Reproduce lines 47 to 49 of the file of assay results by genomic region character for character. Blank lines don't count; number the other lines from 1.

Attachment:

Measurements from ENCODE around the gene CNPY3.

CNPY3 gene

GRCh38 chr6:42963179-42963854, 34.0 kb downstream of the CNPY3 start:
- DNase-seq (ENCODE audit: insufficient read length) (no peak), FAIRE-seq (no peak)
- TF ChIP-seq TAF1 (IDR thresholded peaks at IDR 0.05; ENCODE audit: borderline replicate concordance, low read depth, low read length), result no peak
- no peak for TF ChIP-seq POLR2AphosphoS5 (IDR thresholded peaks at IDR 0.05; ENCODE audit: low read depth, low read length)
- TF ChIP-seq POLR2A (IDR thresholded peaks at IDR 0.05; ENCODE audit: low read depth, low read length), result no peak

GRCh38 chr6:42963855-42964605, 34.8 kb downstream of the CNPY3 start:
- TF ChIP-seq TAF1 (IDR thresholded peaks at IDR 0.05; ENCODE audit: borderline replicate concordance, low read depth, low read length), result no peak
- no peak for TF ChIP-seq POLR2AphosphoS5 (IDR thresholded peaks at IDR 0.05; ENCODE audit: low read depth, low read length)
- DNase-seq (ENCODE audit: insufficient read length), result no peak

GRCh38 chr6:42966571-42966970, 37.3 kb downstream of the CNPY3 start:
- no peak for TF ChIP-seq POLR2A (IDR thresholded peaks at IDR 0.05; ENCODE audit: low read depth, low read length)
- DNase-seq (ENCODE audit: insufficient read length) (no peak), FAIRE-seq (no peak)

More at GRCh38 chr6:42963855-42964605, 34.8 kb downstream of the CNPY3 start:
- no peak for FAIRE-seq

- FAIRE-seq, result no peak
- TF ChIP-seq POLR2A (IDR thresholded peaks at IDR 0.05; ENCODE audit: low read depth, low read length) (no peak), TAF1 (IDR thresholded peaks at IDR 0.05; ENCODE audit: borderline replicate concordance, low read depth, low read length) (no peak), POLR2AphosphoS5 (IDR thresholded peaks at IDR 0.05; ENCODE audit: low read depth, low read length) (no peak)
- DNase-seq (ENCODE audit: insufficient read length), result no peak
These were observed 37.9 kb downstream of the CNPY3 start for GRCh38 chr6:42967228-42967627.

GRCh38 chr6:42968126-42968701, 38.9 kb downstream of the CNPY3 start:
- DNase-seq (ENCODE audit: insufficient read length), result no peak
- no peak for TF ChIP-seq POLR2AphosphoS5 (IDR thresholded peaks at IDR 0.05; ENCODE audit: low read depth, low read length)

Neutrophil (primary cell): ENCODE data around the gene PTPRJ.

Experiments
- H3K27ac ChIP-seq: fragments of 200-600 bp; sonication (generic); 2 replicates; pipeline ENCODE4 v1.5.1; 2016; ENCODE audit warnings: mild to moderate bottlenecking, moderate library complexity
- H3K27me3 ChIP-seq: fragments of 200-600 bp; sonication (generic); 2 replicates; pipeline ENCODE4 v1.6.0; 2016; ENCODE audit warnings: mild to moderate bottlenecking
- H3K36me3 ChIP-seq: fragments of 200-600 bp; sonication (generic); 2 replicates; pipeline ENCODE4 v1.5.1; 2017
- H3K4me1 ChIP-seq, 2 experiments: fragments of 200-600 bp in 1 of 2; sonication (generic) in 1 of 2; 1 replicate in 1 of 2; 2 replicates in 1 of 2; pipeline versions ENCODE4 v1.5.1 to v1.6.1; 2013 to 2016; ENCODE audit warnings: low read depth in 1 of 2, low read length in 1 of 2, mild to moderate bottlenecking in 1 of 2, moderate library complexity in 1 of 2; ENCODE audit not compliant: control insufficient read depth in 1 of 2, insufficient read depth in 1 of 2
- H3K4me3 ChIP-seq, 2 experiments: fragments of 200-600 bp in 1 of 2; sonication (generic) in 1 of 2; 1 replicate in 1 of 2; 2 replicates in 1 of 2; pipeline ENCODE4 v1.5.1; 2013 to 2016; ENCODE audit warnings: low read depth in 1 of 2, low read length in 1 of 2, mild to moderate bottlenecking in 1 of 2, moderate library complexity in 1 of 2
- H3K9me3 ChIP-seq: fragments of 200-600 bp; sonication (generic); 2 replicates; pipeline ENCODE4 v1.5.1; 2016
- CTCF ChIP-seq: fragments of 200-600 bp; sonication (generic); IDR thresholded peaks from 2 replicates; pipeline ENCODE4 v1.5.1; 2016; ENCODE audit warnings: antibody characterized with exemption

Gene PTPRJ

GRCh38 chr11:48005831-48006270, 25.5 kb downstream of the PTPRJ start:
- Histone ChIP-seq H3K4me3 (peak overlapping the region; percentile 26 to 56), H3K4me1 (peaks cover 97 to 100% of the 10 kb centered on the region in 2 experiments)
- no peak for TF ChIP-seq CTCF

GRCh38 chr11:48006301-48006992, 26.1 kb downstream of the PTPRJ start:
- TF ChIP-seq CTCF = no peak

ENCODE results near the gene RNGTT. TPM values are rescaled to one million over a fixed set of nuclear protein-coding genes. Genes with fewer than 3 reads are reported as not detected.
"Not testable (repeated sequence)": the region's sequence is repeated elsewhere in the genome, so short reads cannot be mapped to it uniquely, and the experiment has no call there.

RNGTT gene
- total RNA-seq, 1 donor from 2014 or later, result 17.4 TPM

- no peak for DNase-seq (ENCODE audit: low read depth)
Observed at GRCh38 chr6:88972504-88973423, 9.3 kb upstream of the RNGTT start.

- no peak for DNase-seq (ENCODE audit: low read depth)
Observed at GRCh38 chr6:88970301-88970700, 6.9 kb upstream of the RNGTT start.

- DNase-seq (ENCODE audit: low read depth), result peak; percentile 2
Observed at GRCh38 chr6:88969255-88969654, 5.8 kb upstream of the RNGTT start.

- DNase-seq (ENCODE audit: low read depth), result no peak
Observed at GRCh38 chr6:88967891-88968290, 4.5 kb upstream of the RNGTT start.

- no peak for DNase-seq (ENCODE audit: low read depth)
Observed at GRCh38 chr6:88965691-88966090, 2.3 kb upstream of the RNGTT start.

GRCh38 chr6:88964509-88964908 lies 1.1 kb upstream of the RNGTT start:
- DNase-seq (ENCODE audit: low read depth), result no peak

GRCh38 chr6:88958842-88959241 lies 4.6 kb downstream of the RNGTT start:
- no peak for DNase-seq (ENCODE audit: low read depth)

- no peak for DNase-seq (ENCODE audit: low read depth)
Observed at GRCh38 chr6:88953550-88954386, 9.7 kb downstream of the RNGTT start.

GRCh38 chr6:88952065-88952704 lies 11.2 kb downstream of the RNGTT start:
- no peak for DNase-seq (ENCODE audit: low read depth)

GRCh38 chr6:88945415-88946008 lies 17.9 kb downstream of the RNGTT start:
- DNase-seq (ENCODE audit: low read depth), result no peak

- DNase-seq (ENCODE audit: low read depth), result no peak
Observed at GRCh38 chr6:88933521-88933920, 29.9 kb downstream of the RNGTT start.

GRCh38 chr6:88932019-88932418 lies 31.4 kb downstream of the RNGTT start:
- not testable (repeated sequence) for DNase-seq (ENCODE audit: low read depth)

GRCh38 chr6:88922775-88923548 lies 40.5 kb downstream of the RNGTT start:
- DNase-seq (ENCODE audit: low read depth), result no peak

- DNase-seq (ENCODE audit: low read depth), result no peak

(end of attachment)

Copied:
- DNase-seq (ENCODE audit: low read depth), result peak; percentile 2
Observed at GRCh38 chr6:88969255-88969654, 5.8 kb upstream of the RNGTT start.

- DNase-seq (ENCODE audit: low read depth), result no peak